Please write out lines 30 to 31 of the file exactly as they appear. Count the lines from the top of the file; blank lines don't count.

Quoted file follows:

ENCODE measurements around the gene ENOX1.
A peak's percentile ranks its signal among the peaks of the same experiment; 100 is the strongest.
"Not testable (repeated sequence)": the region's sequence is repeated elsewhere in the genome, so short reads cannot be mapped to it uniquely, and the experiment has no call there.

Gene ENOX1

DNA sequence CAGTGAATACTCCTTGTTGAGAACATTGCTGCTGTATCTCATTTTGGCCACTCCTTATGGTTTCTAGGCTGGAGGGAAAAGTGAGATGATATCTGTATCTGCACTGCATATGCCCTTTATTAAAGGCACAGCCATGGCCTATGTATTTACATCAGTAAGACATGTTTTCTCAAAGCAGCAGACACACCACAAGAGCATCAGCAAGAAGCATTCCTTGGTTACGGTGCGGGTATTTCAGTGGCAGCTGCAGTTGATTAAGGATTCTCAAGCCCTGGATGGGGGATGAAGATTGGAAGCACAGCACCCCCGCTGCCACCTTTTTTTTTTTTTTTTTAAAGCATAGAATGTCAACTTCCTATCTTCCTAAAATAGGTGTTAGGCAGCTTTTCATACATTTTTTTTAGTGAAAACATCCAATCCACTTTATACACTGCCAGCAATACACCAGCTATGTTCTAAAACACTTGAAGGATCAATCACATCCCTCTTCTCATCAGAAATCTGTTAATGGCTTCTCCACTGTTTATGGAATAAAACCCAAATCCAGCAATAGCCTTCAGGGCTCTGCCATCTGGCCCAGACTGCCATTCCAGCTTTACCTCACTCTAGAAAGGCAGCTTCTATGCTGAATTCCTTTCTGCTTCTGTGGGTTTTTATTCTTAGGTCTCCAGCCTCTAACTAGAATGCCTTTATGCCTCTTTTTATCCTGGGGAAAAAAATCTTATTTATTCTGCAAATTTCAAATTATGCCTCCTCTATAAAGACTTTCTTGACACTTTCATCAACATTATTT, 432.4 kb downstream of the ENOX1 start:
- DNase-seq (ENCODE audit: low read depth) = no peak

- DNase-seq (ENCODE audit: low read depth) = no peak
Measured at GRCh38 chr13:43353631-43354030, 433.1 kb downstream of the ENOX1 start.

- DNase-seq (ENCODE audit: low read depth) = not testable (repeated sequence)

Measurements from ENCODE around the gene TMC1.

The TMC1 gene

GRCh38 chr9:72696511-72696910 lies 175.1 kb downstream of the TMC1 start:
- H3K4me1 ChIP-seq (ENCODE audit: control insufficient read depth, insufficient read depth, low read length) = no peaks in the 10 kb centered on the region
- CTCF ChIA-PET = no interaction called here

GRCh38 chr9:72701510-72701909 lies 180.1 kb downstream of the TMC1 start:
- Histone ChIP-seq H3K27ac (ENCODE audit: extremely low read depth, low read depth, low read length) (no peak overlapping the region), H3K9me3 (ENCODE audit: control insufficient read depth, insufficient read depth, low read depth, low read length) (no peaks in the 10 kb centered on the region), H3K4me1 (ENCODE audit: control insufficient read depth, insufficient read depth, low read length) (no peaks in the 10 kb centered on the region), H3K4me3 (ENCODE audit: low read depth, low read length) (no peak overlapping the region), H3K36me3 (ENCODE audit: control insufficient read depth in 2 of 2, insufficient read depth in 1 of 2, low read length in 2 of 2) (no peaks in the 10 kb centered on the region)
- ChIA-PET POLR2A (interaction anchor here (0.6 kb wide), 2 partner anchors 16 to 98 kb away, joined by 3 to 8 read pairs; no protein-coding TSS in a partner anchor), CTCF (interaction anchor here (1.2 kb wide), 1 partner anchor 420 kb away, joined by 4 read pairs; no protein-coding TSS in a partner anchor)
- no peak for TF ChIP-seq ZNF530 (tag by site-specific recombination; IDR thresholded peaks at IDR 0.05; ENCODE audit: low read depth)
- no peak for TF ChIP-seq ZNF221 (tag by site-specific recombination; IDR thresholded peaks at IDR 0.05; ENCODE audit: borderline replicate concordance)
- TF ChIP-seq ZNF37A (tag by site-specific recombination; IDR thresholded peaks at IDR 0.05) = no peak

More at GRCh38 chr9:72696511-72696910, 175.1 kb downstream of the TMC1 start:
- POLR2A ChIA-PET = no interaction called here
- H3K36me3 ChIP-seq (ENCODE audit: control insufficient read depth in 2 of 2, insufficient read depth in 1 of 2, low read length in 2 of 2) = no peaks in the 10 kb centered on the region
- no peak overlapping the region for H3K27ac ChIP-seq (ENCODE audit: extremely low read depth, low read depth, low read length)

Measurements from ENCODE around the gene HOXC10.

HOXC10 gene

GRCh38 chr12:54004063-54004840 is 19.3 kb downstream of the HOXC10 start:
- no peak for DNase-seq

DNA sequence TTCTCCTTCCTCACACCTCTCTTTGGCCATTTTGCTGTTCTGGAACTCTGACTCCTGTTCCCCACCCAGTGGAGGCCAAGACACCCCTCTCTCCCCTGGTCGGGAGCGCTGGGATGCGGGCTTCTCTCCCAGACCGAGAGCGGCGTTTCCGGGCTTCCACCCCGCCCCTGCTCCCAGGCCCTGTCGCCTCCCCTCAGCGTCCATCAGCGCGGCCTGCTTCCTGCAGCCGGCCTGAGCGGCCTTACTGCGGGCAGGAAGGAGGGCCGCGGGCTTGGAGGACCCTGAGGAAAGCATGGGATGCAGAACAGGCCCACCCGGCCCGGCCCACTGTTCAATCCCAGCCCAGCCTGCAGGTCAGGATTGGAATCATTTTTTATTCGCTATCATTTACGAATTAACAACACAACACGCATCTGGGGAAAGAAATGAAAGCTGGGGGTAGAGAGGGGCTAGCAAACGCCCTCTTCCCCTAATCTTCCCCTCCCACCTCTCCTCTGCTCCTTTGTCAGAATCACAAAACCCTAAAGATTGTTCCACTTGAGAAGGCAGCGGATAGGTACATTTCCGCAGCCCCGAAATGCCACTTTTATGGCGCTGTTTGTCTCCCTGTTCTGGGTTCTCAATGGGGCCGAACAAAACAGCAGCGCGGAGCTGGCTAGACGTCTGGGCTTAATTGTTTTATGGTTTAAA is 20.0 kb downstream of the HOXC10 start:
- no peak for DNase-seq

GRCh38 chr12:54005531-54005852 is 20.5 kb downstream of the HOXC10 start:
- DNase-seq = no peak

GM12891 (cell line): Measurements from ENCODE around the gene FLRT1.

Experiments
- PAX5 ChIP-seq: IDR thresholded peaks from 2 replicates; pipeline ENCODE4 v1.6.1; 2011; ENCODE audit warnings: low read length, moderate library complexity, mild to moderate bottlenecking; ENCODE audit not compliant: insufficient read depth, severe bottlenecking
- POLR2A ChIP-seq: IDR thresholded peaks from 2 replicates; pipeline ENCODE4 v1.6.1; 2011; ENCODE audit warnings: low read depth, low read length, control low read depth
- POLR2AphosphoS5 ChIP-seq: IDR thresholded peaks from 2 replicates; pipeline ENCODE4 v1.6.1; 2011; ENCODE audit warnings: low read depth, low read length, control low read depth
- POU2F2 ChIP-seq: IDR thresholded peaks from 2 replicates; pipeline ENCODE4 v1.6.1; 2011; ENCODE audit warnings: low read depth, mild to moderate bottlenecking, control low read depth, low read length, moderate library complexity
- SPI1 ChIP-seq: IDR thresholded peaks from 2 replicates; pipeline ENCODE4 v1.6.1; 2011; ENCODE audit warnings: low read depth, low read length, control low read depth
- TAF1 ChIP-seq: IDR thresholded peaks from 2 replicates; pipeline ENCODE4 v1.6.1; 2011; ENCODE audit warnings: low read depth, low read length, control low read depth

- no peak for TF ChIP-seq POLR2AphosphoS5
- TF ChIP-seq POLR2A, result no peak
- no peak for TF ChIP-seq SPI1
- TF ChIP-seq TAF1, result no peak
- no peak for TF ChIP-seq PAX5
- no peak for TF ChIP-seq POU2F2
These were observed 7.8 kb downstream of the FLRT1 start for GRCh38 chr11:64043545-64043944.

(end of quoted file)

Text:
- no peak for DNase-seq

GRCh38 chr12:54005531-54005852 is 20.5 kb downstream of the HOXC10 start: